Idaho Wind Project To Power 39,700 Homes

Back in July we brought you word of a massive clean energy project valued at around half a billion dollars that was set to kick off on active and inactive farmland in southern Idaho’s Magic Valley. Ground has now been broken on this 10,000 acre project, which will include 11 wind farms hosting a total of 122 wind turbines that generate collectively 183 MW, or enough energy to power around 39,700 average Idaho homes.

The project, which received funding from a variety of sources including a large undisclosed chunk from GE, had its ceremonial kickoff a few days ago. Work is said to already be well under way, with an aggressive planned completion by year’s end. From a carbon footprint removal standard, the 11 wind farms collectively will remove the equivalent of 331,000 short tons a year in greenhouse gas emissions, as power generated from them replaces that of fossil fuel sources. This is said to be the equivalent of taking about 57,000 cars off the road.

Idaho Wind Project

image via GE

The wind energy project is expected to create 175 construction jobs as well as permanent employment for operations and maintenance. In addition to the people employed directly, GE said, models suggest “that a wind project of this size would typically support the equivalent of 2,200 full-time jobs in the United States for one year—about half of which would be in-state—and create 25 permanent jobs.” GE Energy Financial Services, Atlantic Power, and project developer Exergy own non-managing member equity interests, and the farms will sell all of their power to Idaho Power Company under 20-year agreements.

“We have worked long and hard with our partners, including local landowners, contractors and suppliers, to create this historic project,” said James Carkulis, president and CEO of Exergy, which conceptualized, planned and engineered the project over the last five years, in a statement. “We wanted from the outset to make the right kind of difference in the lives of the people who live here, and we take great pride in our corporate responsibility, sensitivity to the local environment, and promotion of traditional Idaho and community values.”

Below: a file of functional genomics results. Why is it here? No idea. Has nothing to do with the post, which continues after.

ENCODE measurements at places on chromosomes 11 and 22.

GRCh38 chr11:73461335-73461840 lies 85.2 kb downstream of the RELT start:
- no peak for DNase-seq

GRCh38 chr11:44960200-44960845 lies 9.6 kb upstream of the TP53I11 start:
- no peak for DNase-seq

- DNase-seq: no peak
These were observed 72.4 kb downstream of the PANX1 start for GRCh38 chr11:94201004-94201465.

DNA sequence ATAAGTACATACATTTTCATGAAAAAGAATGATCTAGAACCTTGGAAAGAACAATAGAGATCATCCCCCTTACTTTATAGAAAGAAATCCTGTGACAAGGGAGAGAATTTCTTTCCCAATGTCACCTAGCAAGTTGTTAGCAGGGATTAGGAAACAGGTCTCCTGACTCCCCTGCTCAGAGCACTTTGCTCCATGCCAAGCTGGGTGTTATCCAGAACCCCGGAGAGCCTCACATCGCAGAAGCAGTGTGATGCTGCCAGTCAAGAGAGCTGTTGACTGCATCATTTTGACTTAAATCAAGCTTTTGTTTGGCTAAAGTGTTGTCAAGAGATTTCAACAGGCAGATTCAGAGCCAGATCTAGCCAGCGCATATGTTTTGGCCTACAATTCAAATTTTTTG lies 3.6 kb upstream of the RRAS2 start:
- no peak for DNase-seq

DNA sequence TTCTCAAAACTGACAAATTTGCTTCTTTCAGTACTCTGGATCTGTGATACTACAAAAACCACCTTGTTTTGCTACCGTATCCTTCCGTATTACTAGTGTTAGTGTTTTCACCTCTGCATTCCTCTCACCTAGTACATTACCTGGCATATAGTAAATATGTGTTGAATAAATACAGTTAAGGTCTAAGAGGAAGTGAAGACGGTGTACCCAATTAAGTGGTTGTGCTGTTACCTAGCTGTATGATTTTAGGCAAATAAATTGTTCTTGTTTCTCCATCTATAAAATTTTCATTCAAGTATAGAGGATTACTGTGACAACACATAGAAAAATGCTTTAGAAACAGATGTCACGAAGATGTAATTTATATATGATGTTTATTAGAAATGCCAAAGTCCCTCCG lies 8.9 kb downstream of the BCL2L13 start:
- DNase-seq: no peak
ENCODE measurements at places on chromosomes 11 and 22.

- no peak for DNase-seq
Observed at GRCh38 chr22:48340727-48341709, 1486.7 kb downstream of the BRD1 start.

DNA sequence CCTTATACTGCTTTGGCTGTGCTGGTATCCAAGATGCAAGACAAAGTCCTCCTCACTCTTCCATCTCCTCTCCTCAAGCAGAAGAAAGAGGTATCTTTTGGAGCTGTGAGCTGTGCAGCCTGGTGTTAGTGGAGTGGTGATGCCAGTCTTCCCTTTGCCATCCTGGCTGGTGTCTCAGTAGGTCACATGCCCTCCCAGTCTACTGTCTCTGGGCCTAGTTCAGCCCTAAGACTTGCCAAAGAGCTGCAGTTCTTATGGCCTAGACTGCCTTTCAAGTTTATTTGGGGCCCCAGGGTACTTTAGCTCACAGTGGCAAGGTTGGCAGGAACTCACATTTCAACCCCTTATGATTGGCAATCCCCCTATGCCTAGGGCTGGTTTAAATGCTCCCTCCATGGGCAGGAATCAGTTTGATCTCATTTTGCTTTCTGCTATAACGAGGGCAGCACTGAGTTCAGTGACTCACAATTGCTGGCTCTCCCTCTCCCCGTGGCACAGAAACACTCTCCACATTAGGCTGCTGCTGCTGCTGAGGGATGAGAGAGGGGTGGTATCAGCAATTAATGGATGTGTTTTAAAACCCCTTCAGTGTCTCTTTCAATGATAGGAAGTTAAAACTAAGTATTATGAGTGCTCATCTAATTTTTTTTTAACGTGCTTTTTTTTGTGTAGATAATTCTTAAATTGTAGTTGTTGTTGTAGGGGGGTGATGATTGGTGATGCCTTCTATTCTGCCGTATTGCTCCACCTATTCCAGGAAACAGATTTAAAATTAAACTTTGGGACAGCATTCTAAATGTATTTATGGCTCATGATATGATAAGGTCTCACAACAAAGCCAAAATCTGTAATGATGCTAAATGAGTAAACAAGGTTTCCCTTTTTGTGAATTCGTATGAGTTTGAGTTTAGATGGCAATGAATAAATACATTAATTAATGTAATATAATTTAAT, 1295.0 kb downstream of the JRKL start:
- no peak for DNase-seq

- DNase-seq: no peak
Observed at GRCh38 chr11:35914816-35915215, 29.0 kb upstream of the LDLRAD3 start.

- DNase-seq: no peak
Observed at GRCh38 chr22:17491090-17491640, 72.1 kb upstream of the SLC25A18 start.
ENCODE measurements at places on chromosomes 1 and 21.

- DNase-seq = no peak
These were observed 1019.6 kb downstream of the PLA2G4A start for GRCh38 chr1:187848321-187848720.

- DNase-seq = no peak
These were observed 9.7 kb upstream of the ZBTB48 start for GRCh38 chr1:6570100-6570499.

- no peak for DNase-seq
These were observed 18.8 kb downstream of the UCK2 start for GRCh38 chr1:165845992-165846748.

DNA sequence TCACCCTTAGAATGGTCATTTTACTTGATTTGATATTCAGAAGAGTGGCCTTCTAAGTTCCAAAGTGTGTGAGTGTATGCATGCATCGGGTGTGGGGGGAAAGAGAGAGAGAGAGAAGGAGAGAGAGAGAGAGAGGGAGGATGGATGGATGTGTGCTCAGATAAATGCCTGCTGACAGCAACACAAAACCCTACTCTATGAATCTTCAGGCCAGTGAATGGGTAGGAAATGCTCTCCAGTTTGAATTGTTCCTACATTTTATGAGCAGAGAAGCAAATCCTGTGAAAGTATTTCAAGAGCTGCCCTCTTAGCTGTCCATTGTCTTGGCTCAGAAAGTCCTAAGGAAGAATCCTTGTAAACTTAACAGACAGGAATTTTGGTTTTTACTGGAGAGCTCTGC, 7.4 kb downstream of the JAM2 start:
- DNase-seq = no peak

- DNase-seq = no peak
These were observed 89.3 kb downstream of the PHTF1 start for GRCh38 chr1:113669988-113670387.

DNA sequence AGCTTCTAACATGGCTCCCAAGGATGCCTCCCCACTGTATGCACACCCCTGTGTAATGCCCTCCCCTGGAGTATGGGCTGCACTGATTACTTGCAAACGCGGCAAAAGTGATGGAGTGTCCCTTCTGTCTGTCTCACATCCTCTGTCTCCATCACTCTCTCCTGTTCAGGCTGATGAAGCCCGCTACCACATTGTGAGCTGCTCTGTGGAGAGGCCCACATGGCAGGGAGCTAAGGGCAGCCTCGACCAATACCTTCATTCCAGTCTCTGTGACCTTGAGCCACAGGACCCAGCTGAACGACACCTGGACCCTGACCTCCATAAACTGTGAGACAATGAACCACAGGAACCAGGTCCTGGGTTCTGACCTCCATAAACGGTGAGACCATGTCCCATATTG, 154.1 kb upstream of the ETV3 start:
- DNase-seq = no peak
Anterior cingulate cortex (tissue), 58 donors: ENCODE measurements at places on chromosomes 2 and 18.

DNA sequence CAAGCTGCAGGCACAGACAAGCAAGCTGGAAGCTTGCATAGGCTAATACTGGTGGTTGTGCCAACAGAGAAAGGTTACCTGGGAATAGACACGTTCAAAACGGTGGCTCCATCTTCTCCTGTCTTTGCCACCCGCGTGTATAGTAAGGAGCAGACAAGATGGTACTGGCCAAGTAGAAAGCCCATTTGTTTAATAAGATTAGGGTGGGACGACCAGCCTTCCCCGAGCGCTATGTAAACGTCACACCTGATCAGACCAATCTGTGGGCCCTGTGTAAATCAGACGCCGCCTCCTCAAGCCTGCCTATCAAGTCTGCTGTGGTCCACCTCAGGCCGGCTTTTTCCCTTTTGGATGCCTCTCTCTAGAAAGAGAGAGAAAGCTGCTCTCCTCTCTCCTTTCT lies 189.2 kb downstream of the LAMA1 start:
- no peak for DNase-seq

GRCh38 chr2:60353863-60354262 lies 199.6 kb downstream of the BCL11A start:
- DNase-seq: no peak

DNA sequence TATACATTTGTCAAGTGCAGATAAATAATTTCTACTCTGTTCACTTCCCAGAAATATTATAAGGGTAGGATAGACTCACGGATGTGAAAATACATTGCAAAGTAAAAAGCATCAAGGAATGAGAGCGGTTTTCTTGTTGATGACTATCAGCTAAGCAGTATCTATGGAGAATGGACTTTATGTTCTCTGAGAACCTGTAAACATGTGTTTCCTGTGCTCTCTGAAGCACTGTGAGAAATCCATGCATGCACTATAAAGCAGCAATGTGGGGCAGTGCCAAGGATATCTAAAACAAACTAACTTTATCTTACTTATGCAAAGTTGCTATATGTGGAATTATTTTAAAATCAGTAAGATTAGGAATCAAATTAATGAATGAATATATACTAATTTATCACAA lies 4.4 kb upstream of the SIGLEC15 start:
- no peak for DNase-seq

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I am the editor-in-chief and founder for EarthTechling. This site is my desire to bring the world of green technology to consumers in a timely and informative matter. Prior to this my previous ventures have included a strong freelance writing career and time spent at Silicon Valley start ups.

    • Caroline Webb

      183 MW if the wind is blowing 100% of the time. But it won’t. Therefore what is the true estimate of power if averaged out over one year? That seems a more truthful figure to offer to the public. The efficiency of wind power is not to be spoken of as though it were a non-stop event. Yes, when the wind blows strongly enough, 183 MW will be generated. No problem with that statement. You just need to fill in the rest of the full picture. And also tell us what the cost of installing these turbines come to per person or per household and how long that amount of money will require to be recouped. That also is part of the full picture about wind energy.

    • Jeffrey Beaners

      Keep in mind, NONE of this energy is supporting Idaho, at all. Look at the careful wording on the opening paragraph: “…enough energy to power around 39,700 average Idaho homes.”

      They didn’t say, “enough energy to power 39,700 Idaho homes”, they said that it is generating that much energy, but making it SOUND like we’ll be benefiting from this eyesore when in fact all if it is going to California.

      Kudo’s to the crafty slimeball who wrote the above statement. You’re pretty clever in your wording… but, you’re still a slimeball.

    • dsmith

      Is this the caroline webb from CDA Idaho?